Most people are familiar with the ubiquitous claim of Israel being the Middle East’s only democracy. A New York Times article today on the growing Israeli government opposition to Netanyahu, and his threats of invading Iran, brings up one of the lesser known attributes of Israeli democracy:
Journalists recalled that Mr. Dagan, who had refused contact with the media during his time in office, called a news briefing the last week of his tenure and laid out his concerns about an attack on Iran. But military censorship prevented his words from being reported.
“Dagan wanted to send a message to the Israeli public, but the censors stopped him,” Ronen Bergman of the newspaper Yediot Aharonot said by telephone. “So now that he is out of office he is going over the heads of the censors by speaking publicly.”
Noam Sheizaf, an Israeli journalist and blogger, noted in May that it was not Dagan that was censored, as perhaps could be argued would be a reasonable act by government superiors or agencies of an employee, but the publications that had been party to the press conference:
Intelligence correspondent Ronen Bergman wrote in Yedioth today that Dagan said pretty much the same things in a press conference a few months ago, but then the censorship didn’t allow the papers to publish his comments regarding Iran. This time, the former head of the Mossad talked in a large enough forum to get his message out.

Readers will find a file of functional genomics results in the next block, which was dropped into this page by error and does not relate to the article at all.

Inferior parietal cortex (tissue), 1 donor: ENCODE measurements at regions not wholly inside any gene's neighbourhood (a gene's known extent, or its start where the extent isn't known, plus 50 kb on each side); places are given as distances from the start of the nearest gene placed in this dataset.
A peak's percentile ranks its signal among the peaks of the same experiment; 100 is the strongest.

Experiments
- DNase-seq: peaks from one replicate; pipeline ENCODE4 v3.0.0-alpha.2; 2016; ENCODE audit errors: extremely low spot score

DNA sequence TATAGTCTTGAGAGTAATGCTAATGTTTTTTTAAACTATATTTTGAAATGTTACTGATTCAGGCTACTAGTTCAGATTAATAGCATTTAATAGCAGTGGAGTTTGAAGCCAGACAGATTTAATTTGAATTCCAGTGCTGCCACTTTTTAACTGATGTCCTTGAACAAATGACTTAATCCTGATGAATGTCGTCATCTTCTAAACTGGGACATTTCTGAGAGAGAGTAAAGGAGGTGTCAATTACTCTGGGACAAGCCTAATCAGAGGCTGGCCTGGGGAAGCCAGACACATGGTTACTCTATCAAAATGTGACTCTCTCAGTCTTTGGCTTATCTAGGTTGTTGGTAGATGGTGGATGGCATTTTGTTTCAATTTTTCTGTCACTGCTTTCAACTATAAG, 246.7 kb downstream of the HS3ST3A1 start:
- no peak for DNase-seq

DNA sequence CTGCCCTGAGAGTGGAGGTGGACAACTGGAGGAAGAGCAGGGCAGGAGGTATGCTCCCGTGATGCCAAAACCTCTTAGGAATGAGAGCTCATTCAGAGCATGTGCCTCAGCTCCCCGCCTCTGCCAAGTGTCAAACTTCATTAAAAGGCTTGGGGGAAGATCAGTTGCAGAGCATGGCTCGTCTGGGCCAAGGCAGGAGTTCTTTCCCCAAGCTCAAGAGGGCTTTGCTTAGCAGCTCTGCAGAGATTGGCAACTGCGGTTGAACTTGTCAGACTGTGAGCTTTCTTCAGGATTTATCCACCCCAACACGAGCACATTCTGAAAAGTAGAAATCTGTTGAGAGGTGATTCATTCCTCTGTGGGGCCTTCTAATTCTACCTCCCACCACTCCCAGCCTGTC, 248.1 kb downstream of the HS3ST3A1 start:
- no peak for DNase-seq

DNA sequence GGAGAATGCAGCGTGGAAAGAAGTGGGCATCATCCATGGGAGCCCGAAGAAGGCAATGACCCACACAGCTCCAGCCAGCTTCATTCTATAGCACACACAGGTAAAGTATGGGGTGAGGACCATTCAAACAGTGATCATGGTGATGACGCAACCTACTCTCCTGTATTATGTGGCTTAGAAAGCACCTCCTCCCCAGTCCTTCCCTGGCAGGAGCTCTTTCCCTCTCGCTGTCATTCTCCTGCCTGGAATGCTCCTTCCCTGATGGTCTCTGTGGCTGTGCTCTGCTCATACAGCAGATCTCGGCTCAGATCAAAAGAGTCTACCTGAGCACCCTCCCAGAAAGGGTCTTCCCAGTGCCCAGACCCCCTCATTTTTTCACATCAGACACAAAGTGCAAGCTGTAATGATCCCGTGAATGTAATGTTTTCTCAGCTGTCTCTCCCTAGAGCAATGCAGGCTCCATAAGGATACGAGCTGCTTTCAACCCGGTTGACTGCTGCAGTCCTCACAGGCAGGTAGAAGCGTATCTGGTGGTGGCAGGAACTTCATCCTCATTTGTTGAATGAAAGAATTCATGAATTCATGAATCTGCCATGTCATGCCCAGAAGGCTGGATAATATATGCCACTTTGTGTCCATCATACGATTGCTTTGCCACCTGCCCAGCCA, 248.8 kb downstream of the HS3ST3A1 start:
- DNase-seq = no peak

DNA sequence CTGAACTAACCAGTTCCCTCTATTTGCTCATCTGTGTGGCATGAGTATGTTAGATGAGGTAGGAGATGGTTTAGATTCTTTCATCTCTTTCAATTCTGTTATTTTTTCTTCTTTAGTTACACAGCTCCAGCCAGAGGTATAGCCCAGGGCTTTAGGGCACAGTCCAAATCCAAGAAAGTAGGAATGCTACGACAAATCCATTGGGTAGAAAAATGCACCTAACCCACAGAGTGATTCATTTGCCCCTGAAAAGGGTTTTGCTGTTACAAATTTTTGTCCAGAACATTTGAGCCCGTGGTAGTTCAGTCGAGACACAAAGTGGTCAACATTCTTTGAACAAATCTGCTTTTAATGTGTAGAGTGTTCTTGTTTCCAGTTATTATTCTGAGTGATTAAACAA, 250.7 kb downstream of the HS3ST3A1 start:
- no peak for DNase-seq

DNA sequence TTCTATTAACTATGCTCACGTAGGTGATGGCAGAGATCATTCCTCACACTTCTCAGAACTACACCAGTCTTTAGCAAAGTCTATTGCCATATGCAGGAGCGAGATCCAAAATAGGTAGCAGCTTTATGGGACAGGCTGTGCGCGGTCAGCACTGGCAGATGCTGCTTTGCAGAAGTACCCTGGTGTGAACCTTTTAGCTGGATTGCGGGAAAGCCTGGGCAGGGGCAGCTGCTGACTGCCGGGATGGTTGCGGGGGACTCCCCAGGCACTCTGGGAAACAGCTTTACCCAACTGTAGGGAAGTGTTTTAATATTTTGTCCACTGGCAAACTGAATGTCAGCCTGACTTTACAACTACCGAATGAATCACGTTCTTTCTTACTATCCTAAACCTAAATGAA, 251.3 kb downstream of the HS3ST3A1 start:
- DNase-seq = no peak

It’s rare that American media write about the routine censorship of Israeli press. During the Israeli invasion of Lebanon, for example, few publications admitted that they had traded their freedom for access, and agreed to the same censorship rules as Israeli press when covering the conflict. In a rare article, the Associated Press ran the following quote from the Chief Military Censor at that time, Sima Vaknin:
“I can, for example, publish an order that no material can be published. I can close a newspaper or shut down a station. I can do almost anything,” Col. Sima Vaknin said Wednesday.
There was hardly, if any, mention of Israeli censorship in the reporting of the Cast Lead attack in Gaza, though with access even more subject to Israeli permission, one assumes that it was an equal if not greater factor.
This is our best friend in the Middle East, who we must support no matter what they do, censoring a press conference from its top intelligence analyst warning against war with Iran.